Greater longevity was also seen, with F1 cows tending to stay in the herd on average one year longer, resulting in lower replacement rates and a resulting higher number of surplus females for sale.
In line with Bill Hoffman’s observations that crossbreeding isn’t new or novel, these results largely reflect other programs I and many other advisors and producers have seen over time.
What’s behind the decline in popularity in crossbreds?
Given the strong proof of the value of crossbreeding, it’s hard to understand why crossbreeding systems are declining in popularity.
Several reasons have been suggested. While the price differential that appears to favour straight black cattle is one key suggestion, there are other reasons.
Bill Hoffman cites the change in demographic, with many smaller producers considering crossbreeding systems too difficult to mange.
“They see managing mating groups and bulls as being more difficult. It’s harder for some people to consider buying bulls from different breeds and then managing the variation in phenotypes, particularly at marketing,” he said.
Another significant change has been the improvement within breeds. It’s possible now for producers to find genetics and phenotypes within breeds that suit their operations, and so the need to go outside a breed to find complementarity in order to meet market requirements and environmental considerations.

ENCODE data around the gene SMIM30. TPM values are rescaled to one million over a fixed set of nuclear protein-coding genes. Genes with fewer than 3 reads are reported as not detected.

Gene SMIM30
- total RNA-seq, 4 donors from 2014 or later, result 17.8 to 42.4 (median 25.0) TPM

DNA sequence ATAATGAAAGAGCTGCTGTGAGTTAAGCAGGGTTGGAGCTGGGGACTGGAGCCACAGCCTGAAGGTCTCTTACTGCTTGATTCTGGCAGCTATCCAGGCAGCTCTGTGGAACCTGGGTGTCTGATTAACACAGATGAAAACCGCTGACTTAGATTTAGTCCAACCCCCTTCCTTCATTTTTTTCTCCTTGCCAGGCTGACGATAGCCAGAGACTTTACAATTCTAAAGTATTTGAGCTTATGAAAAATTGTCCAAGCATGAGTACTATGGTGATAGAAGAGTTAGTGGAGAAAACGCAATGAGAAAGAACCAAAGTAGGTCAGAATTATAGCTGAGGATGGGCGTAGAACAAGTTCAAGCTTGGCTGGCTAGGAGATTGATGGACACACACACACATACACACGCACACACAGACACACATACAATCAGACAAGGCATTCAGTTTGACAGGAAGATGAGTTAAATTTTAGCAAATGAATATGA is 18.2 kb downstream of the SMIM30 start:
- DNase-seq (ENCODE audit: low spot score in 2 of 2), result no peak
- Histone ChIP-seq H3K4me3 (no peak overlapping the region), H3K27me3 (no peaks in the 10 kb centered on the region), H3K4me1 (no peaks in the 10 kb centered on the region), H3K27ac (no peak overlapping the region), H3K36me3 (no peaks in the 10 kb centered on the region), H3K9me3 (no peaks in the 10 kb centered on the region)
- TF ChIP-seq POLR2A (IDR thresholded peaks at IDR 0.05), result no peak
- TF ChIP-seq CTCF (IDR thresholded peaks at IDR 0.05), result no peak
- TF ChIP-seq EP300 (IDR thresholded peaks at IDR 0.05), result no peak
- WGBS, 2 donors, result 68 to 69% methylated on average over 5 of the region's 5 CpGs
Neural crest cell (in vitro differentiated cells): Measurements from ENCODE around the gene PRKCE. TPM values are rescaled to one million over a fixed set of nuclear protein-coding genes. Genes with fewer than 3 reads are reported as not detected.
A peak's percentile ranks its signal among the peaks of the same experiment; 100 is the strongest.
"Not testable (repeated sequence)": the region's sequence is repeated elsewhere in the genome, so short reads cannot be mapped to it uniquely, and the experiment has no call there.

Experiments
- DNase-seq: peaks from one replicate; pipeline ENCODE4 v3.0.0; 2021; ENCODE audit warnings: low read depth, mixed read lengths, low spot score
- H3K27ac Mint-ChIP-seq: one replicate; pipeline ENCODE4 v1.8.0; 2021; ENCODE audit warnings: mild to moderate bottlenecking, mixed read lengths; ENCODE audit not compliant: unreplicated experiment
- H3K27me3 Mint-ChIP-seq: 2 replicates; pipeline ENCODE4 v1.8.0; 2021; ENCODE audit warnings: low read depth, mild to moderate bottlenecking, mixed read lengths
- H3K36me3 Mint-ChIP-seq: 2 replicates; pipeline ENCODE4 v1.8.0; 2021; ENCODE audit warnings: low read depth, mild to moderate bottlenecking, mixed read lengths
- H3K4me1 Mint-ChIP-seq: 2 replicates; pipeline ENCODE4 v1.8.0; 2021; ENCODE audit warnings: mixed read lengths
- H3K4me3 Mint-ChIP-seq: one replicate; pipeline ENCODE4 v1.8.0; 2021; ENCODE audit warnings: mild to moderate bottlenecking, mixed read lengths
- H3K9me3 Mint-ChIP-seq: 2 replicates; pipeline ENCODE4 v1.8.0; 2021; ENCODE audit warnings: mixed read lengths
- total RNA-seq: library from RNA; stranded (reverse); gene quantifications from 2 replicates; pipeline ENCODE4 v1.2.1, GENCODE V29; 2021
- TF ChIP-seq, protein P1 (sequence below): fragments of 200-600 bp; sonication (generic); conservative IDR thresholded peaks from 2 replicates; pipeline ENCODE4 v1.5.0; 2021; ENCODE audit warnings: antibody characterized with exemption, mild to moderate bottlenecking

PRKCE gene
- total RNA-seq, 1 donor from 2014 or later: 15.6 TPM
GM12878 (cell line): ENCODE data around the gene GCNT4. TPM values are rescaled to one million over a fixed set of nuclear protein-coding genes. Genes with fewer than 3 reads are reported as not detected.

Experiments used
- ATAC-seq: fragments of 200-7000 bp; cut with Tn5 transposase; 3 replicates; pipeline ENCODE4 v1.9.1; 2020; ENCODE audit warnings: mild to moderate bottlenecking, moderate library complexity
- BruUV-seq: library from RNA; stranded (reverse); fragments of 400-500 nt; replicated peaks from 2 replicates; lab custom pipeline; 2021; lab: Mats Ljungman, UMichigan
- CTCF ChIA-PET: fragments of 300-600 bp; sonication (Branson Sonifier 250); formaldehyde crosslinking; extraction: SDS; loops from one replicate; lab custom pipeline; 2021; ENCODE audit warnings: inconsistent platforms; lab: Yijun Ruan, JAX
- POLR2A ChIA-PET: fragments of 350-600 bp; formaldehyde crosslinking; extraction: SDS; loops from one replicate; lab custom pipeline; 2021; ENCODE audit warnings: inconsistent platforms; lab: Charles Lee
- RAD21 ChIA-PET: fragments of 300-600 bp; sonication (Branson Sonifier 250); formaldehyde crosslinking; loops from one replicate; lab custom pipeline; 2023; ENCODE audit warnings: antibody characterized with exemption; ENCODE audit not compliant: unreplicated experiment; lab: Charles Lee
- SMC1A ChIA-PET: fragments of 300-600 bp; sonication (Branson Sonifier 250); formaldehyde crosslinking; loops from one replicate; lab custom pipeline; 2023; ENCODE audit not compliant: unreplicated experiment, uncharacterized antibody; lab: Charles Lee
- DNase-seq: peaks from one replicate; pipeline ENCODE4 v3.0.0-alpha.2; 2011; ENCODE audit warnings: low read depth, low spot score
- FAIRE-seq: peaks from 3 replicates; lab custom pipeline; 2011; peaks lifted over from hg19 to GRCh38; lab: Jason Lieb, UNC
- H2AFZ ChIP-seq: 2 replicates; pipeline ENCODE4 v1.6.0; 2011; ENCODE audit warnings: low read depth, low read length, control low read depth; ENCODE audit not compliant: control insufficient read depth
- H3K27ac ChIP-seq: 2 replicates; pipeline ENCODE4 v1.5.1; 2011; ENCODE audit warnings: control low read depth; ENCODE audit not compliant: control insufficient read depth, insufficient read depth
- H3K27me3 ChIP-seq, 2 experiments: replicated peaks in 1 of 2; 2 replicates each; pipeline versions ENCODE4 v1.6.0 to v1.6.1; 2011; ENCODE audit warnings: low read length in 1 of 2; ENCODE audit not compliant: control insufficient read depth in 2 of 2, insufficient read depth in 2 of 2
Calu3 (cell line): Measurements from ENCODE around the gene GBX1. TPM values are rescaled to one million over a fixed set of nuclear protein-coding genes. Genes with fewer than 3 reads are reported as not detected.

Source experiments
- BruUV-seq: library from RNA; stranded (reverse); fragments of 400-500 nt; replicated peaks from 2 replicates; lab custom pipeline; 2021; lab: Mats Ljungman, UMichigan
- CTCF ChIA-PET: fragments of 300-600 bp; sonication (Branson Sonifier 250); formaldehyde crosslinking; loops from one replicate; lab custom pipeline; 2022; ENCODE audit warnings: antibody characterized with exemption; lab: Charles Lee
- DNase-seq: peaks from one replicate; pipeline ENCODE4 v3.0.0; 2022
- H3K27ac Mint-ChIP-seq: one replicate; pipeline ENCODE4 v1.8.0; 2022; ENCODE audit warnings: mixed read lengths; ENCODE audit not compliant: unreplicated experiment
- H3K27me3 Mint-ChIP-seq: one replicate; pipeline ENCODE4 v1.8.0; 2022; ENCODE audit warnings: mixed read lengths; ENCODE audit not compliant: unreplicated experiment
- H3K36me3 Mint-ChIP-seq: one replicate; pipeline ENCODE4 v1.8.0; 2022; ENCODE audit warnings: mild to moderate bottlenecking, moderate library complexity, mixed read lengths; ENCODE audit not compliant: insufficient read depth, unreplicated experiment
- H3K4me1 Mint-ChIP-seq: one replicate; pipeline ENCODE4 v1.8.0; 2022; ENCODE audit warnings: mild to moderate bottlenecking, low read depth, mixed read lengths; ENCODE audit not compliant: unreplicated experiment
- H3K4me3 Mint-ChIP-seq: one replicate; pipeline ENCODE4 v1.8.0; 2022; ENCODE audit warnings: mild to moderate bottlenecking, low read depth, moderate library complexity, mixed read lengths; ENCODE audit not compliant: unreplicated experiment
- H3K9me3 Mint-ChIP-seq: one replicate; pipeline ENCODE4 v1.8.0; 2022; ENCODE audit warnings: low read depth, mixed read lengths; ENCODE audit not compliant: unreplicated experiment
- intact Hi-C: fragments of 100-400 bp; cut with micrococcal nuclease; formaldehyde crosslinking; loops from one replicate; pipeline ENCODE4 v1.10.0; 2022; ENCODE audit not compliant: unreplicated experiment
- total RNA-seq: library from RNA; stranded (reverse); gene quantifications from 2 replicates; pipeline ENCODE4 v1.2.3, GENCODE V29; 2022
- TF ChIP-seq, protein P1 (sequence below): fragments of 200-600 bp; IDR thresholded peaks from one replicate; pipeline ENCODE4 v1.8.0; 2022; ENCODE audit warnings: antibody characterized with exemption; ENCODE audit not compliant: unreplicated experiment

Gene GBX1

While these are valid reasons, it’s important not to sacrifice the opportunities associated with crossbreeding in the search for simplicity.
It is a challenge to look beyond the grid price offered or the saleyard reports and calculate the overall advantage increased weight and fertility offers a businesses income. However for those producers prepared to dig a little deeper and consider their overall production goals, the advantages are generally very rewarding.
- What do readers think? Is crossbreeding currently in decline, as genetics central editor Alastair Rayner suggests? If so, what are the reasons? Add your comment using the reader comment panel below.
Alastair Rayner is the Principal of RaynerAg, an agricultural advisory service based in NSW. He regularly attends bull sales to support client purchases and undertakes pre sale selections and classifications. He can be contacted here or through his website www.raynerag.com.au
Have been straight and cross breeding for over 50 years with great results for the triple bottom line.
I have a saying: “the better your fullbloods, the better your cross breds are”.
The best advantage is in one’s F1 cows.
The Angus breed is a great breed that have concentrated on performance rather than how they look (eg show ring), and their marketing has also been excellent.
The Angus rise to fame and their emphasis on fullbloods, has made it difficult for most the minor breeds.
As an industry, I believe we need to preserve and enhance the breed diversity of the Oz beef herd to allow future generations of breeders to have choice in their breeding programs.